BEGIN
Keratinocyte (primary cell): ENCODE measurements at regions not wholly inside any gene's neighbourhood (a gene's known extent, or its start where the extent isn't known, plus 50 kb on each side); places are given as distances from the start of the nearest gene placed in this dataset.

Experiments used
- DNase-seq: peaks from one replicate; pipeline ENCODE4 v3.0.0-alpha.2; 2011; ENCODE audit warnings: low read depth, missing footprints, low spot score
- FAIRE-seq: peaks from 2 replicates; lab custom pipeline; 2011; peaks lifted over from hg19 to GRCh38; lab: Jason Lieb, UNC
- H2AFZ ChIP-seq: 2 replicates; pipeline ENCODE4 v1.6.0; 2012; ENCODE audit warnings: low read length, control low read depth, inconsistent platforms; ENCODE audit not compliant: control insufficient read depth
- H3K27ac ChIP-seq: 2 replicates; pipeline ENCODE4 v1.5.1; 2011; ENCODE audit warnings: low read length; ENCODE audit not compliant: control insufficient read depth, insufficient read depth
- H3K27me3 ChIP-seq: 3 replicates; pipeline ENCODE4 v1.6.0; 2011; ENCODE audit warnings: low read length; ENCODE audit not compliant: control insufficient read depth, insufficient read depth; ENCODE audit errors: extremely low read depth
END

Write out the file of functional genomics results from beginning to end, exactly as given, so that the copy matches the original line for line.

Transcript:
Keratinocyte (primary cell): ENCODE measurements at regions not wholly inside any gene's neighbourhood (a gene's known extent, or its start where the extent isn't known, plus 50 kb on each side); places are given as distances from the start of the nearest gene placed in this dataset.

Experiments used
- DNase-seq: peaks from one replicate; pipeline ENCODE4 v3.0.0-alpha.2; 2011; ENCODE audit warnings: low read depth, missing footprints, low spot score
- FAIRE-seq: peaks from 2 replicates; lab custom pipeline; 2011; peaks lifted over from hg19 to GRCh38; lab: Jason Lieb, UNC
- H2AFZ ChIP-seq: 2 replicates; pipeline ENCODE4 v1.6.0; 2012; ENCODE audit warnings: low read length, control low read depth, inconsistent platforms; ENCODE audit not compliant: control insufficient read depth
- H3K27ac ChIP-seq: 2 replicates; pipeline ENCODE4 v1.5.1; 2011; ENCODE audit warnings: low read length; ENCODE audit not compliant: control insufficient read depth, insufficient read depth
- H3K27me3 ChIP-seq: 3 replicates; pipeline ENCODE4 v1.6.0; 2011; ENCODE audit warnings: low read length; ENCODE audit not compliant: control insufficient read depth, insufficient read depth; ENCODE audit errors: extremely low read depth